There is a cat at Bernard's window. The cat sits and stares at Bernard, waiting patiently. His right paw is raised, and when he lifts his other paw from time to time he looks to Bernard like a cat-sized squirrel. He is patient. He is actually a she, but that is unimportant.
Bernard knows the cat. She comes often for food and he feeds her, but not today. The window is just feet away; there is cat food by the window sill, but today the cat must wait. Bernard sits and stares back at her. She waits patiently. She wonders why he does not move to feed her.
She sits and stares, hoping for him to move towards her. Bernard stares right back. He can feel his face smiling, then grinning - knowing that the cat will not eat today. This thought feels good. It makes him warm.
Today he decides that this creature will have no food, and so it will not. The cat stays waiting and Bernard stays staring and he knows that the cat is confused - has come to rely on him and is now unable to understand why he just sits there staring, lounging, glaring.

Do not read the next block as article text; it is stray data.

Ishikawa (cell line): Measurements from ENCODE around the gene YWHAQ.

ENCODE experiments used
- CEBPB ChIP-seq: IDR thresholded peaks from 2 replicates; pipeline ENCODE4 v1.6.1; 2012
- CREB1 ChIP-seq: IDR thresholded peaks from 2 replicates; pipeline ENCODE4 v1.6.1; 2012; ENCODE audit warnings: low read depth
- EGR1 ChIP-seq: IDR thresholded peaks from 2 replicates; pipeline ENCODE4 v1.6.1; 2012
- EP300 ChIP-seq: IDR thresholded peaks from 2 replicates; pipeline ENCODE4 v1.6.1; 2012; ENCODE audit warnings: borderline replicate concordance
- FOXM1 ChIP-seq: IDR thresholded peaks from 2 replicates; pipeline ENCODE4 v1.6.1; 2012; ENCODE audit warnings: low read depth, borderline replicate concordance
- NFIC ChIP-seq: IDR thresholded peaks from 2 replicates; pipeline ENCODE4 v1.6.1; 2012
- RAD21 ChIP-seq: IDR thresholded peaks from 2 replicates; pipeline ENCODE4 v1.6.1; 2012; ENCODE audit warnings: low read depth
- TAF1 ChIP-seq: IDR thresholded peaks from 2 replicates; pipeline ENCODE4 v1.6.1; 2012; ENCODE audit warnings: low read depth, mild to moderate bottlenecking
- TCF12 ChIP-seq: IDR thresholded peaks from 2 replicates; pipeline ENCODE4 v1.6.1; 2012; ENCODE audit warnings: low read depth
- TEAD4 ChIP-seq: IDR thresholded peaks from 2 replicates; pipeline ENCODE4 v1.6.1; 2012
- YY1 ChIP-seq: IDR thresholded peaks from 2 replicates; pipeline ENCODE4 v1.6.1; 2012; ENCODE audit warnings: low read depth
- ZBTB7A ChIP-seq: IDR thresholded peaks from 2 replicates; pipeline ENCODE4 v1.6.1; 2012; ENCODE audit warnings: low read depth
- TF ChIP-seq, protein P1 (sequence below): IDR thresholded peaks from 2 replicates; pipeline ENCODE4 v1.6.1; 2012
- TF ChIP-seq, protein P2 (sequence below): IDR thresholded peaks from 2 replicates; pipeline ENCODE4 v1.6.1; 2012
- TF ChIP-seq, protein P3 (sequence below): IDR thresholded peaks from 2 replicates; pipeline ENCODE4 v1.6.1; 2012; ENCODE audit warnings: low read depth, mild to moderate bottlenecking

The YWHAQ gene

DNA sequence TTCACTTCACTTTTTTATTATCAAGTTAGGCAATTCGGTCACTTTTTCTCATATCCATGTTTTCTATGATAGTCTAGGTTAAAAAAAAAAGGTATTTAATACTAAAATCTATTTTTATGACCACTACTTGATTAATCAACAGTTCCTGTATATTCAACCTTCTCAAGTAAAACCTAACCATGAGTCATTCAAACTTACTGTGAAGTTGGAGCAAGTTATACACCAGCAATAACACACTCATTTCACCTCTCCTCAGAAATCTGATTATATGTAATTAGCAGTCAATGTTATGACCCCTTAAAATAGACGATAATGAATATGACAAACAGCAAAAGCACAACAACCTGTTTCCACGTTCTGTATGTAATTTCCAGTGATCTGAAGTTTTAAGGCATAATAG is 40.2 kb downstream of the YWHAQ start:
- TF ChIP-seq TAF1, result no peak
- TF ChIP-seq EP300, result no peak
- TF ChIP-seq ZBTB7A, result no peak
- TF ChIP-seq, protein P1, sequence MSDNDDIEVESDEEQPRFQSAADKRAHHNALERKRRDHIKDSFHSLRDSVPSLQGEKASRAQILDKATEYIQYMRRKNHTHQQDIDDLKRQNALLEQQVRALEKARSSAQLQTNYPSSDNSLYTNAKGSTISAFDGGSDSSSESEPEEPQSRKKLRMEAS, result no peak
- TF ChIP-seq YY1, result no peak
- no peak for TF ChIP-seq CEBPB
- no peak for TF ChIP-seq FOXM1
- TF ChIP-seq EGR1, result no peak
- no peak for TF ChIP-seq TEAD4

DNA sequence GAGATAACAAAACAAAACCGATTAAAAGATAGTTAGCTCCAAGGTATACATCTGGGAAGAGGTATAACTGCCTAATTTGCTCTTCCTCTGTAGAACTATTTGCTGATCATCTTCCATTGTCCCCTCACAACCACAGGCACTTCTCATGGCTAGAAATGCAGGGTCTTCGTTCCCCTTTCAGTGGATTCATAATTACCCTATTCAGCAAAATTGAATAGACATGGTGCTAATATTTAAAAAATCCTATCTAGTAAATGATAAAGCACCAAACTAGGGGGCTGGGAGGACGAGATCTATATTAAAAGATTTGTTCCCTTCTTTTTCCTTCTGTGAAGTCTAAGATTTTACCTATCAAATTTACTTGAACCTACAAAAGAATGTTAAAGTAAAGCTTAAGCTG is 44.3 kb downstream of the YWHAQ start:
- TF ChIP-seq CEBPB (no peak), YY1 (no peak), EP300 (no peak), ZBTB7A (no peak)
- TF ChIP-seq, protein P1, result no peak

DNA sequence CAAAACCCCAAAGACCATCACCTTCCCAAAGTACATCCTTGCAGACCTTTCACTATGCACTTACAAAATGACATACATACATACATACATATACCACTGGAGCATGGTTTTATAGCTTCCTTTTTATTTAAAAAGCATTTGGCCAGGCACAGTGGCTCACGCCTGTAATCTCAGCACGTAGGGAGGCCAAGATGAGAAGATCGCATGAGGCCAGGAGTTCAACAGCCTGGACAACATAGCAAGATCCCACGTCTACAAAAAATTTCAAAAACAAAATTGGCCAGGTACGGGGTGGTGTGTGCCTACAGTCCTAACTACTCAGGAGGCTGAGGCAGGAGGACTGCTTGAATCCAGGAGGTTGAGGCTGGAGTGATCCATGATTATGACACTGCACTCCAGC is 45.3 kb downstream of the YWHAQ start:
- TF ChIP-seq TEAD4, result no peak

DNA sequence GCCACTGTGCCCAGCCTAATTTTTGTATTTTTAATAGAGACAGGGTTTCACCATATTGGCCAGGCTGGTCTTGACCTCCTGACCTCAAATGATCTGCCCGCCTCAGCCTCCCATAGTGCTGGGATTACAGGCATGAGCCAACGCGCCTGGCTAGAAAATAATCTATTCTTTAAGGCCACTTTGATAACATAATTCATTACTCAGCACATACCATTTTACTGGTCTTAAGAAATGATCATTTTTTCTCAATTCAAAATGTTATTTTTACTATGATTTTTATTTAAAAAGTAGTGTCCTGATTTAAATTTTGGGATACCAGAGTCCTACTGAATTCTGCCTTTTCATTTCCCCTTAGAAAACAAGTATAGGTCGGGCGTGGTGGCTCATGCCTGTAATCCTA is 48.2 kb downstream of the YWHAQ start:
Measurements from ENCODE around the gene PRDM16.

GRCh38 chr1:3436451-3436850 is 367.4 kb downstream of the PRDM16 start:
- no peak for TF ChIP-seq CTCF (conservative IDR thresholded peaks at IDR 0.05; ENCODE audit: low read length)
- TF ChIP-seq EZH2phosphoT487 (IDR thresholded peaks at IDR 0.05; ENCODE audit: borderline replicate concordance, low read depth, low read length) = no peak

Bernard should feel bad. On any other day he would feel guilty and cruel and pitiful and pained by the confusion and hunger of this staring squirrel-cat. But today he does not.
Today he is a master. Today he is powerful. Today the cat will go hungry and wonder why. The cat will stay staring for hours, and for hours Bernard will stare back and smile, smile, smile. He will sit there all day grinning at the cat, dashing her hopes... because today he feels warm. Today Bernard is a powerful master. Today Bernard is in control - and he likes it.
Chris Connolly writes from Dublin, Ireland. Allegedly he is not as dangerous as he reads. His first collection of short stories, 'Every Day I Atrophy' (the SideCartel) is available now. If you need to know more about Chris Connolly, he has an excellent and excellently informative website here chrisconnollywriter.com